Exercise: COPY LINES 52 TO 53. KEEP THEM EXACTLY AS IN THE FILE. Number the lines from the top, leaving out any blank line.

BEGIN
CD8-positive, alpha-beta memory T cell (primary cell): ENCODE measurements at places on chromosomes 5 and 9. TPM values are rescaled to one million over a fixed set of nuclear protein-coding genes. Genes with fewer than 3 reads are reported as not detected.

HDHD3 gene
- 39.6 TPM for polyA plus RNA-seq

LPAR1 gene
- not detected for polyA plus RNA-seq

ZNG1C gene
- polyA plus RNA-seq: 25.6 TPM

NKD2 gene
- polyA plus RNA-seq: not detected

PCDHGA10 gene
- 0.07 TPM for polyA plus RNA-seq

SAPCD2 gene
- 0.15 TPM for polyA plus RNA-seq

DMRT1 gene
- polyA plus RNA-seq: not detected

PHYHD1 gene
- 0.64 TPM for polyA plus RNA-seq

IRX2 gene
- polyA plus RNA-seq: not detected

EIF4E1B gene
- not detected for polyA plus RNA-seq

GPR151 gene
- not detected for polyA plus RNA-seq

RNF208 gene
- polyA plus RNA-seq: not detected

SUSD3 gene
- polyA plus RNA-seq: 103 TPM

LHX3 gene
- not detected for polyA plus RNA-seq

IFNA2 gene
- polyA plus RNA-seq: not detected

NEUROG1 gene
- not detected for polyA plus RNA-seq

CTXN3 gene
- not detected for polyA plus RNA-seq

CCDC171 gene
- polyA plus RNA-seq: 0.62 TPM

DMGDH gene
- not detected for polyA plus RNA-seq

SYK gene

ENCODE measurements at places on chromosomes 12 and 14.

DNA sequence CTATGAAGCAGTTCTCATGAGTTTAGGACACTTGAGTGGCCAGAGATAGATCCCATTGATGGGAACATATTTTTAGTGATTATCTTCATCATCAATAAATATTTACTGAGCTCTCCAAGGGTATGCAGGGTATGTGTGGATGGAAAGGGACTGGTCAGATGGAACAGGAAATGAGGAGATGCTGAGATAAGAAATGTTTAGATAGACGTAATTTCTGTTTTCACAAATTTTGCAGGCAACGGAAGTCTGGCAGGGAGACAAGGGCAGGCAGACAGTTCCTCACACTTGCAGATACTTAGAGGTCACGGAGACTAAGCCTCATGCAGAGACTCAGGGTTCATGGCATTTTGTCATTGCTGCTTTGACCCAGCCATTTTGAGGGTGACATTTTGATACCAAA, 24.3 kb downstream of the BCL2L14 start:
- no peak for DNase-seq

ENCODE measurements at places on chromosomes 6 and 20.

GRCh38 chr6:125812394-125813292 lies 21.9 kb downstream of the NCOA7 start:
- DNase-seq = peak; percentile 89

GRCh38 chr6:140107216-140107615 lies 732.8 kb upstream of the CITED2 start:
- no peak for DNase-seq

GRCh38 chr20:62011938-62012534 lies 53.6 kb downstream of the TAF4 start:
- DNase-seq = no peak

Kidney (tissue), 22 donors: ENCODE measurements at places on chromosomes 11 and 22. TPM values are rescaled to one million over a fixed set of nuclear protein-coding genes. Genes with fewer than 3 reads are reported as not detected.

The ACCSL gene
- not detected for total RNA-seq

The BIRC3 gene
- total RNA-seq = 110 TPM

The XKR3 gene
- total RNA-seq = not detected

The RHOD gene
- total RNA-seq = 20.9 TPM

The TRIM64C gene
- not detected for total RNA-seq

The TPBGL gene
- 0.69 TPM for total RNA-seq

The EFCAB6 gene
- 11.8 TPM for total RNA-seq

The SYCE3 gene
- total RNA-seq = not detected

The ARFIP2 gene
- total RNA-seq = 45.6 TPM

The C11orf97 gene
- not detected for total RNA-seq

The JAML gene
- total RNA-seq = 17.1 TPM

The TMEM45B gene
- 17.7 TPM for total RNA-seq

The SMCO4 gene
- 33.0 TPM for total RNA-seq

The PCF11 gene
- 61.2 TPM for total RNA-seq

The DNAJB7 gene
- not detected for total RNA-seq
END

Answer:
The ACCSL gene
- not detected for total RNA-seq